Title: School Spirits
Author: Rachel Hawkins
Fifteen-year-old Izzy Brannick was trained to fight monsters. For centuries, her family has hunted magical creatures. But when Izzy’s older sister vanishes without a trace while on a job, Izzy’s mom decides they need to take a break.
Izzy and her mom move to a new town, but they soon discover it’s not as normal as it appears. A series of hauntings has been plaguing the local high school, and Izzy is determined to prove her worth and investigate. But assuming the guise of an average teenager is easier said than done. For a tough girl who’s always been on her own, it’s strange to suddenly make friends and maybe even have a crush.
Can Izzy trust her new friends to help find the secret behind the hauntings before more people get hurt?
Rachel Hawkins’ delightful spin-off brings the same wit and charm as the New York Times best-selling Hex Hall series. Get ready for more magic, mystery and romance!
This’ll be a pretty short review because it’s for a pretty short and fluffy book.
This is a companion book (series?) to the Hex Hall trilogy. I really enjoyed the Hex Hall trilogy, even during its slightly-over-the-top moments. This book centers on the cousin of the main character from Hex Hall, and I think that relationship works well for the book as well. This is the younger “cousin” of the Hex Hall books. It does seem slightly younger and less funny, but overall a nice and easy read.
Main character Izzy isn’t nearly as snark-happy as Sophie, which is a bit of a disappointment. However, her love interest makes up for her slight blandness. Dexter is very interesting and flamboyent and entertaining. Izzy is definitely the more angsty and subdued of the duo. And the romantic tension is a bit silly, but you’re still kind of rooting for these crazy kids. And I do think they are kids, or Izzy is anyway – she’s 15 and apparently a sophomore, but when she talks about the “bathing suit zone” in relation to the seriously lacking sex talk her mother apparently gave her a few years ago, she seems much younger.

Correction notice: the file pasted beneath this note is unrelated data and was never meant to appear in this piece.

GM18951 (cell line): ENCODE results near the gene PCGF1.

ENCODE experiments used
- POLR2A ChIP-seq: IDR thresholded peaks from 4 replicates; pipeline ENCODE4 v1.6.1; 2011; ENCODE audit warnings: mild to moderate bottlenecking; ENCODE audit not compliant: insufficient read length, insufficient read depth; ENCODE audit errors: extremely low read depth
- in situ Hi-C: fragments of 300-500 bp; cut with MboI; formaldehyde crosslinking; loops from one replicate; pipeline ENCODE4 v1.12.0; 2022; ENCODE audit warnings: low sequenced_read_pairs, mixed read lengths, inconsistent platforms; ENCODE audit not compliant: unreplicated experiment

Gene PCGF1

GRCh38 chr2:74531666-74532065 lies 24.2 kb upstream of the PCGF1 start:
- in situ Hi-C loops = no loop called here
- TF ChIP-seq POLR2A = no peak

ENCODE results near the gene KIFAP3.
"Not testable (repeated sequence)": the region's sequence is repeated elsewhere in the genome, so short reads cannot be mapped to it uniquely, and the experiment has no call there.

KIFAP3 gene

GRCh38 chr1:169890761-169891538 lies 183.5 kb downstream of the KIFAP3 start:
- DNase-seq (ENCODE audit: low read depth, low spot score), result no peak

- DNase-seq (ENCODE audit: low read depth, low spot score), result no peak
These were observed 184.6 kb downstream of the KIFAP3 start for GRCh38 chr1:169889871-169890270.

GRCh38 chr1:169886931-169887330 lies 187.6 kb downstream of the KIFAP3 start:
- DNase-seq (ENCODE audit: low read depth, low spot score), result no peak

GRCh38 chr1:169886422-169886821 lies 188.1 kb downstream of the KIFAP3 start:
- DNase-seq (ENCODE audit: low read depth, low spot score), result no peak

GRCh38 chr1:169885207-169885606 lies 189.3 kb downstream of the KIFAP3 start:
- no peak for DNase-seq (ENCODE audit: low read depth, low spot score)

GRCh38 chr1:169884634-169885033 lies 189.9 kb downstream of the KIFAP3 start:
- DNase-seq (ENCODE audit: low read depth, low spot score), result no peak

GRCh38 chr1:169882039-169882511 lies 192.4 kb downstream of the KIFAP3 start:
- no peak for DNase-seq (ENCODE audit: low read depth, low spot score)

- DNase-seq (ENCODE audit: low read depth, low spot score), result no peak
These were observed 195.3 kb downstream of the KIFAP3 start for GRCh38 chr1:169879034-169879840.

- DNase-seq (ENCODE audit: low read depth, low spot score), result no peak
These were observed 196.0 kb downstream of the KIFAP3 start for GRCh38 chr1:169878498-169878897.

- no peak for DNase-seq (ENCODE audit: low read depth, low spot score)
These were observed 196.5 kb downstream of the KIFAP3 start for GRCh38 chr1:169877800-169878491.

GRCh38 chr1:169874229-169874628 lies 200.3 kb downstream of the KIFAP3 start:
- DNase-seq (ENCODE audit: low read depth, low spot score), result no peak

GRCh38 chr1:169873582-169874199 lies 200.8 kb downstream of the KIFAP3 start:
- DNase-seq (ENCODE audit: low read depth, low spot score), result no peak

I don’t know if it’s just the copy I got, but there seemed to be quite a few mistakes. Most of them seemed to be stylistic, though. There were some typos, but a lot of the formatting things that irritated me seemed like they might be deliberent. The author seems to enjoy squashing two people’s dialogue into one paragraph by adding a sentence or two in between them to somehow connect them. This just leaves me often confused as to who is talking, so it was a bit irritating. There were also a lot of ellipses. I’ve never been the type of person to care about ellipses in books, and I probably use them too much in my own writing (especially in texts – I seem to prefer ending my texts with ellipses rather than periods and I’m really not sure why), but for some reason it kind of bugged me in this book. I think that further lended to the younger feeling of the book.
Despite some of the minor issues I had with this book, though, it was pretty fun. The ending was a bit crazy but overall it was a nice book to pass the time with. It only took me about a day to read this (started it right before bed one night, finished a bit before bed the next night), and it was just quick and fluffy fun. The ending seemed to suggest that there’ll be more books in the series, but I didn’t see anything on Goodreads, so who knows at this point. If there are more books I’ll probably check them out, but I’m not hearbroken if this is it either.